SARS Advisory

Severe Acute Respiratory Syndrome (SARS) Recommendations for Students, Faculty, and Staff

Purpose

The following information addresses health and safety concerns of students, faculty and staff regarding ongoing outbreaks of Severe Acute Respiratory Syndrome (SARS) around the world. The following recommendations are intended to guide students, faculty and staff who are planning international travel as well as those returning or visiting from high-risk international locations.

Should I travel? 

Both the World Health Organization (WHO) and the U.S. Centers for Disease Control and Prevention (CDC) have issued travel advisories and alerts for affected areas. The U.S. Department of State also issues travel warnings and announcements, which should be consulted for public safety and personal security information. For SARS-affected areas, the State Department instructs travelers to monitor CDC’s web site [see below for site]. A CDC travel advisory recommends that people postpone elective or non - essential travel. As of May 6, a CDC travel advisory remained in effect for mainland China, Hong Kong, Taiwan and Singapore. A CDC travel alert recommends that travelers take special health precautions. As of May 6, a CDC travel alert remained in effect for Vietnam and Toronto, Canada.  WHO and CDC advisories are updated often and may differ. Monitoring the WHO and CDC advisories is recommended and, when they differ, err on the side of caution by following the most conservative advice. The safest decision is not to travel to an area where a travel advisory or alert is in effect unless it is absolutely necessary. You may also wish to consult your health insurance carrier before travel. See below for links to WHO, CDC and State Health Department Web sites. 

Travel to areas where a CDC travel advisory is in effect
Risks associated with travel to a high-risk SARS area include the possibility of being placed in quarantine with no access to personal physicians or family, and difficulty in securing medical evacuation, and the possibility of being placed in isolation during international travel if symptoms associated with SARS are identified. Some local health-care facilities may not have sufficient capacity to accept and manage SARS cases. Travelers to any area where WHO or CDC Travel Advisories or Alerts are in effect should wash their hands frequently and monitor their health. Avoid places where SARS is most likely to be transmitted (such as health‑care facilities caring for a SARS patient) and take other precautions listed by the CDC. 

Travel from an affected area
As of May 6, the CDC was distributing health alert notices about SARS to people traveling to the United States from mainland China, Hong Kong, Taiwan, Singapore, Vietnam and Toronto. For at least 10 days after departure, all travelers from affected areas should monitor their health for symptoms of SARS, described below. To reduce the risk of transmitting the disease to others, people who travel from or through an affected area and develop fever or respiratory problems should immediately telephone a health-care provider for advice and to arrange a medical evaluation.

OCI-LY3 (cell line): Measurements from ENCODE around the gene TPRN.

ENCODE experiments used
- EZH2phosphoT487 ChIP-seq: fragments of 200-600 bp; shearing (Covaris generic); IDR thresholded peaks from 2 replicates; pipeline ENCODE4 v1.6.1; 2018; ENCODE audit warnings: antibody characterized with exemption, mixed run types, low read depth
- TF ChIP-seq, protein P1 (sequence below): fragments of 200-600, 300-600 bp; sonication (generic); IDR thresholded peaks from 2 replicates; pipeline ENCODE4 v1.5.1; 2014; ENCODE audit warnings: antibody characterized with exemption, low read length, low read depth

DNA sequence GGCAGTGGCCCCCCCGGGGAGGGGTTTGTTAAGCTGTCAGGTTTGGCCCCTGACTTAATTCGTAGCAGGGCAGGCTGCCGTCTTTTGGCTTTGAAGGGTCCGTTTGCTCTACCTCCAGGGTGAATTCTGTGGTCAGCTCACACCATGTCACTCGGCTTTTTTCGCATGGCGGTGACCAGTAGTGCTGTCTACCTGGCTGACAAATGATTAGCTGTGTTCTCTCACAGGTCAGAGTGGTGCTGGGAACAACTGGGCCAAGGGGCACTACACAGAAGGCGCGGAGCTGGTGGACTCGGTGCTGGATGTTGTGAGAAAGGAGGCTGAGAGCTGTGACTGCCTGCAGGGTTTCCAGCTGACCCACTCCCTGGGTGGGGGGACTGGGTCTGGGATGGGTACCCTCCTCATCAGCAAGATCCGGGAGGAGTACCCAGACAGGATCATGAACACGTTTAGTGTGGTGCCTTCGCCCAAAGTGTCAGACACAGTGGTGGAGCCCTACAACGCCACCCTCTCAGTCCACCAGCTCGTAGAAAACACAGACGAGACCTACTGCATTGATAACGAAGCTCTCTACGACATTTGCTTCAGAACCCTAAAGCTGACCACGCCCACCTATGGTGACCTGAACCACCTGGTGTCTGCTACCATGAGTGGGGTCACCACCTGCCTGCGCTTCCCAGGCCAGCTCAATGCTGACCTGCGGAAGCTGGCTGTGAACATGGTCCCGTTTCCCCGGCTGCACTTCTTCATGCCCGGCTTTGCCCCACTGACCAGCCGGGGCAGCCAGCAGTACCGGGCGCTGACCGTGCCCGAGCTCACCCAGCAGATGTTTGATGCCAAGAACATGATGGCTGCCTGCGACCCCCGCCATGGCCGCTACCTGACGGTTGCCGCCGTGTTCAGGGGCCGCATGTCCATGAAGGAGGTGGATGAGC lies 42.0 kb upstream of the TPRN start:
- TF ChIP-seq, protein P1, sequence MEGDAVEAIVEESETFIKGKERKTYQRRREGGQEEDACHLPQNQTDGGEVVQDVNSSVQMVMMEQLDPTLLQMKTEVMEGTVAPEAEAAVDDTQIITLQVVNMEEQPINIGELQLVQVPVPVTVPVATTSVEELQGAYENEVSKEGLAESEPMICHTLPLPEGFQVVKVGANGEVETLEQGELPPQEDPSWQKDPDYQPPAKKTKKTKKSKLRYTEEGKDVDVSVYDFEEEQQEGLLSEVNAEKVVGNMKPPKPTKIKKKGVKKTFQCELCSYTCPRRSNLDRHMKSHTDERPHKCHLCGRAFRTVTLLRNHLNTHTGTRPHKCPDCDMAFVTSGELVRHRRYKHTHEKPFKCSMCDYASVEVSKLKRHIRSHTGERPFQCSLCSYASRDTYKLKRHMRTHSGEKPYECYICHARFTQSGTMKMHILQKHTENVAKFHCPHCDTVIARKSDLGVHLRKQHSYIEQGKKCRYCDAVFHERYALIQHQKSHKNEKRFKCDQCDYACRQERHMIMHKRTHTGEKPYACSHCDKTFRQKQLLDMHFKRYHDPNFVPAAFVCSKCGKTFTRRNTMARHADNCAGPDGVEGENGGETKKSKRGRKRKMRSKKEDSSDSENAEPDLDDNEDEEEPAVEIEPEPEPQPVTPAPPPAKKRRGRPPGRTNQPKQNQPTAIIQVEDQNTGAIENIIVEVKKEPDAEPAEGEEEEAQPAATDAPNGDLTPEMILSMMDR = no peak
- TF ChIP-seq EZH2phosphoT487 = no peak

About SARS

SARS is a disease that usually begins with a fever greater than 100.4 degrees Fahrenheit (greater than 38.0 degrees Celsius). Other symptoms may include headache, an overall feeling of discomfort, and body aches. Some people also experience mild respiratory symptoms. After three to seven days, SARS patients may develop a dry cough and have trouble breathing.  

SARS appears to spread primarily by close person-to-person contact. Most cases have involved people who cared for or lived with someone with SARS, or had direct contact with infectious material (for example, respiratory secretions) from a person who has SARS. Potential ways in which SARS can be spread include touching the skin of other persons or objects that are contaminated with infectious droplets and then touching the eye, nose, or mouth. This can happen when people who are sick with SARS cough or sneeze droplets onto themselves, other persons, or nearby surfaces. SARS may also be spread more broadly through the air or by other means that are currently not known.  

As of May 6, SARS has been primarily centered in specific countries in Asia as well as Toronto, Canada.  Some SARS cases have been epidemiologically linked to travel to mainland China, Hong Kong and Singapore. The Minnesota Department of Health has posted information about SARS at http://www.health.state.mn.us/divs/idepc/diseases/sars/index.html  

For More Information

Additional information on SARS can be found at the following CDC and WHO Web sites:

These Web sites are updated as new information about SARS and the areas affected becomes available. The U.S. Department of State also posts public safety recommendations for travelers at http://www.travel.state.gov/.  

Protection of CSB/SJU Students, Faculty and Staff

SARS concerns have already affected our study abroad programs. Our China Program has been cancelled for Fall 2003. Our International Education office will continue to monitor the situation closely in collaboration with international partners and  will continually review SARS risks in our other programs.

The College/University understands that these recommended travel restrictions may disrupt your plans and those of visitors from overseas. Your understanding  is appreciated as we share this information to protect your safety and the safety of our community.

Useful Links

CDC Respiratory Protection Program for SARS follows same Program as TB. Click here for CDC and WHO Guidelines.

CDC Updated Interim domestic Infection Control Guidance in the Health-Care and Community Setting for Patients with Suspected SARS.

Fact Sheet For Close Contact of SARS Patients.

OSHA Information Regarding Severe Acute Respiratory Syndrome (SARS)